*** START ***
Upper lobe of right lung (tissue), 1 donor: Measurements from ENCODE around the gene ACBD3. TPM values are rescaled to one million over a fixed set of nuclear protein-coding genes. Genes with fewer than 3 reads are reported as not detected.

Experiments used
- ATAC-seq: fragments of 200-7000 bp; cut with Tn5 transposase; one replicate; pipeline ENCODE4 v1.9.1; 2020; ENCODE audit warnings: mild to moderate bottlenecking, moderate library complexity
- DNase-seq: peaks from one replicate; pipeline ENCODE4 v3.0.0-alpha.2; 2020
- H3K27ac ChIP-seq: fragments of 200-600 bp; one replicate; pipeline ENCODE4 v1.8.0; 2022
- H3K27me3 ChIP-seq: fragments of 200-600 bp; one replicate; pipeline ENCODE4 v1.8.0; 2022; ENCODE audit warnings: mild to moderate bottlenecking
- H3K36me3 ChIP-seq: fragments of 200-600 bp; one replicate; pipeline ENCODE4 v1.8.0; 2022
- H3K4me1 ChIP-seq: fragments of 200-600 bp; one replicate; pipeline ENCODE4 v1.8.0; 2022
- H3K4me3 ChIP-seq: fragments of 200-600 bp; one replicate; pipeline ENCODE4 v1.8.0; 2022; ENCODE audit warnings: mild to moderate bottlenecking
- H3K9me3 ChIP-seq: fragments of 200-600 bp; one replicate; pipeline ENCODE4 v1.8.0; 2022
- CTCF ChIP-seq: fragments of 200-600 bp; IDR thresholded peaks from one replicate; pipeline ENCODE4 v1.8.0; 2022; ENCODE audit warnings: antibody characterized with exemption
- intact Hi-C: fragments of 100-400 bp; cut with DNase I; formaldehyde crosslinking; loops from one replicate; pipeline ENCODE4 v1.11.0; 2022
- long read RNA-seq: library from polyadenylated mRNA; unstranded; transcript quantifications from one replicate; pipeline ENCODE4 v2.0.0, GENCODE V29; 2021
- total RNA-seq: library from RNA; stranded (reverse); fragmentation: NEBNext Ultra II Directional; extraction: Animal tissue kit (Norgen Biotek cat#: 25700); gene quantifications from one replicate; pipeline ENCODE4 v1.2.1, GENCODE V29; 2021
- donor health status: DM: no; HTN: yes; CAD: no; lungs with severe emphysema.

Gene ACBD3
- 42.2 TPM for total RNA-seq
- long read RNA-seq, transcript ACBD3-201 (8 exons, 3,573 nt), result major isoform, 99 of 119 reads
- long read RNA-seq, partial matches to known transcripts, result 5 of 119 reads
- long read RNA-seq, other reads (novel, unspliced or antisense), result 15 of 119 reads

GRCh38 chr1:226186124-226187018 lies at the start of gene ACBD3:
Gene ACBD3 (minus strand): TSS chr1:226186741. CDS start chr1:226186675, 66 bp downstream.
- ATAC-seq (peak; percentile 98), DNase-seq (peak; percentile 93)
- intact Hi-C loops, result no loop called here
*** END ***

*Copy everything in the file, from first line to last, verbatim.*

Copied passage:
Upper lobe of right lung (tissue), 1 donor: Measurements from ENCODE around the gene ACBD3. TPM values are rescaled to one million over a fixed set of nuclear protein-coding genes. Genes with fewer than 3 reads are reported as not detected.

Experiments used
- ATAC-seq: fragments of 200-7000 bp; cut with Tn5 transposase; one replicate; pipeline ENCODE4 v1.9.1; 2020; ENCODE audit warnings: mild to moderate bottlenecking, moderate library complexity
- DNase-seq: peaks from one replicate; pipeline ENCODE4 v3.0.0-alpha.2; 2020
- H3K27ac ChIP-seq: fragments of 200-600 bp; one replicate; pipeline ENCODE4 v1.8.0; 2022
- H3K27me3 ChIP-seq: fragments of 200-600 bp; one replicate; pipeline ENCODE4 v1.8.0; 2022; ENCODE audit warnings: mild to moderate bottlenecking
- H3K36me3 ChIP-seq: fragments of 200-600 bp; one replicate; pipeline ENCODE4 v1.8.0; 2022
- H3K4me1 ChIP-seq: fragments of 200-600 bp; one replicate; pipeline ENCODE4 v1.8.0; 2022
- H3K4me3 ChIP-seq: fragments of 200-600 bp; one replicate; pipeline ENCODE4 v1.8.0; 2022; ENCODE audit warnings: mild to moderate bottlenecking
- H3K9me3 ChIP-seq: fragments of 200-600 bp; one replicate; pipeline ENCODE4 v1.8.0; 2022
- CTCF ChIP-seq: fragments of 200-600 bp; IDR thresholded peaks from one replicate; pipeline ENCODE4 v1.8.0; 2022; ENCODE audit warnings: antibody characterized with exemption
- intact Hi-C: fragments of 100-400 bp; cut with DNase I; formaldehyde crosslinking; loops from one replicate; pipeline ENCODE4 v1.11.0; 2022
- long read RNA-seq: library from polyadenylated mRNA; unstranded; transcript quantifications from one replicate; pipeline ENCODE4 v2.0.0, GENCODE V29; 2021
- total RNA-seq: library from RNA; stranded (reverse); fragmentation: NEBNext Ultra II Directional; extraction: Animal tissue kit (Norgen Biotek cat#: 25700); gene quantifications from one replicate; pipeline ENCODE4 v1.2.1, GENCODE V29; 2021
- donor health status: DM: no; HTN: yes; CAD: no; lungs with severe emphysema.

Gene ACBD3
- 42.2 TPM for total RNA-seq
- long read RNA-seq, transcript ACBD3-201 (8 exons, 3,573 nt), result major isoform, 99 of 119 reads
- long read RNA-seq, partial matches to known transcripts, result 5 of 119 reads
- long read RNA-seq, other reads (novel, unspliced or antisense), result 15 of 119 reads

GRCh38 chr1:226186124-226187018 lies at the start of gene ACBD3:
Gene ACBD3 (minus strand): TSS chr1:226186741. CDS start chr1:226186675, 66 bp downstream.
- ATAC-seq (peak; percentile 98), DNase-seq (peak; percentile 93)
- intact Hi-C loops, result no loop called here